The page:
Saturday, October 07, 2006

Briefly, on Quebec

Since SuperWeekend I’ve been reading posts around the blogsphere from supporters of Gerard Kennedy trying to justify, minimize or explain away his 1.7 per cent performance in Quebec, particularly after the early talk from them about how well he’d do there.

Well, Dion only got 10 per cent in Ontario was one of the original lines. Then, it was Kennedy started late and all the organizers were working for other people. The second half of that one sounds correct, I don’t think he started much later than anyone else but he indeed did not have an organization in Quebec. Some say he decided not to focus much on organizing Quebec, but I don’t know.

In the latter half of the week though the new focus has been on low turnout in Quebec delegitimizing the performance of those that did well. If turnout is indeed low compared to national numbers then that is unfortunate, and I have no doubt the LPC has work to do in Quebec. I hear it was rather low in B.C. as well, where he finished a strong second. From what I’ve seen, there’s work to be done across the country,

However, that still doesn’t change the fact that those people that DID come out STILL only voted 1.7 per cent for Gerard. For me, this is what it all boils down to: Is it the fault of Quebecers that they didn’t come out and vote for Gerard, or is it the fault of Gerard and his campaign that he didn’t win more Quebecers and get them out to vote for him?

I like Gerard and I like many of his supporters, but to me there’s something vaguely insulting about this whole line of rationalization. To his credit, Gerard himself seems to recognize what happened in Quebec, and is not blaming Quebecers for his showing but rather acknowledging he has work to do in Quebec and pledging to work even harder from here on out.

That’s the right course to take, I hope his supporters will follow his lead.

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Anonymous said...

This post of yours is insulting to all GK supporters. Notice how GK bloggers have not done separate posts on your candidate or other candidates. Maybe, it is time to take the gloves off since you like to play at a low level. None of the GK supporters are blaming anyone for his performance in Quebec, they are discussing factors that contributed to it. That is not blame, these are explanations, and some of them very good ones.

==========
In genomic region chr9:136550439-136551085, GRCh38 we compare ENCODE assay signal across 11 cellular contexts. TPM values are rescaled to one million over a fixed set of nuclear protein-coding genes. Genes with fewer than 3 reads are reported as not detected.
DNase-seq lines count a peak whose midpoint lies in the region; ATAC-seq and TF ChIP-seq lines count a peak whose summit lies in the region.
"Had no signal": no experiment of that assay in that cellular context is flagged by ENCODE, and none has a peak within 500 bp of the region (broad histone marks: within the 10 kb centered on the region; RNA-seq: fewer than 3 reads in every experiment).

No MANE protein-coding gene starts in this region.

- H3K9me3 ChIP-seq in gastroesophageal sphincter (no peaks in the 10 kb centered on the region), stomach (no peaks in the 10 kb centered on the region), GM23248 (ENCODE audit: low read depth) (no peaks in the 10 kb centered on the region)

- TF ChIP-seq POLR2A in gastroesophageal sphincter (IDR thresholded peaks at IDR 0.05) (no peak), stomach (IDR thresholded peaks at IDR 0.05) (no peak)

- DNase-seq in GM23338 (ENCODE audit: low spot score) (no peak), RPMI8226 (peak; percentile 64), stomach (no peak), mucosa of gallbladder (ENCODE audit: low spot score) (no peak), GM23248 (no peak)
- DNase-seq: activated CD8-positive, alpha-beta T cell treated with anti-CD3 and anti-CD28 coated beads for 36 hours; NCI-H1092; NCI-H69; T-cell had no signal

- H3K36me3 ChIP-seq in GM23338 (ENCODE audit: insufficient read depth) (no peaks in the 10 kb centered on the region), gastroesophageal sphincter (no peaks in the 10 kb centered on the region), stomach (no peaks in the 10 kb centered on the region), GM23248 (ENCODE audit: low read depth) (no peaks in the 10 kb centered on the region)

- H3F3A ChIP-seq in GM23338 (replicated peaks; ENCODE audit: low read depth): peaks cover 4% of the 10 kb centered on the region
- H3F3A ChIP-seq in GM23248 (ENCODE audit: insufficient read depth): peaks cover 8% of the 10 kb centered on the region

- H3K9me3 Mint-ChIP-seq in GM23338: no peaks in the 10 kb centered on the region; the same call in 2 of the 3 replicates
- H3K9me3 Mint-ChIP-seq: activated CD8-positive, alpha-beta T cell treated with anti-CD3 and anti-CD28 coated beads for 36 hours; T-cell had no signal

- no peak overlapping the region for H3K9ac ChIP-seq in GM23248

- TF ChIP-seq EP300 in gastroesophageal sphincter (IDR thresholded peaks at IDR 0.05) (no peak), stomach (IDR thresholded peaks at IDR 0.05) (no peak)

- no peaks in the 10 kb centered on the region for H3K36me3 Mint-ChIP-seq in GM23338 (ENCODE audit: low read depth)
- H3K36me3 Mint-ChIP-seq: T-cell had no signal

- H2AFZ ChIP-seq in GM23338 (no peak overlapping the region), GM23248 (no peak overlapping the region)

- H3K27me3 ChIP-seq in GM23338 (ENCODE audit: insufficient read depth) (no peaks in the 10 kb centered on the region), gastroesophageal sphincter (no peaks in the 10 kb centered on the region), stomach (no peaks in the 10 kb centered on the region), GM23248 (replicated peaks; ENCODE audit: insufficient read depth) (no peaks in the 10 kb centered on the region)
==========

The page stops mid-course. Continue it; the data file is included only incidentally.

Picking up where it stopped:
Quebec did have the lowest turnout-that is a fact. GK is unknown in Quebec-that is a fact.

Dion got 10% in Ontario and that has nothing to do with Kennedy. WHY DID DION ONLY GET 10% IN ONTARIO???? LET'S HEAR AN EXPLANATION. I guess it is time for a separate post just on that.
WHY IS DION'D ENGLISH SO POOR? I guess it is time for a separate post on that too.

Your drive by smear will only hurt your candidate.

Anonymous said...

Having seen most of the numbers from the BC ridings not affected by mail-in votes, voter turnout was just below 30% -- which is on par with a municipal election. And while that isn't great, I would not go so far as to say it is quite low, but quite comparable to other provinces (besides Quebec).
What has become obvious is that the leadership race has not quite captured the interest and energy of the average liberal, who could be preoccupied, may be disaffected by the lengthy process, perhaps remains aloof from the party after the last election, or is disengaged from politics completely after 2 elections in the past 2-1/2 years.

KC said...

I dont think bloggers from other camps really gave Kennedy supporters much choice but to point out as many explanations as possible for the poor showing in Quebec, and positive signs for second ballot growth. You guys (not you in particular Jeff, but the universl "you guys") spun them your own way (for your own candidates interests) and declared Gerard unofficially finished in this leadership race. Spin, counterspin. All spin really is when it comes down to it is offering another perspective to some situation.

I dont think anyone from the Kennedy campaign doesnt acknowledge that the Quebec numbers have, and will continue to cause major problems for the campaign.

KC said...

... and yes, I do recognize my poor english in my previous post manifested in the use of double negatives.

DivaRachel said...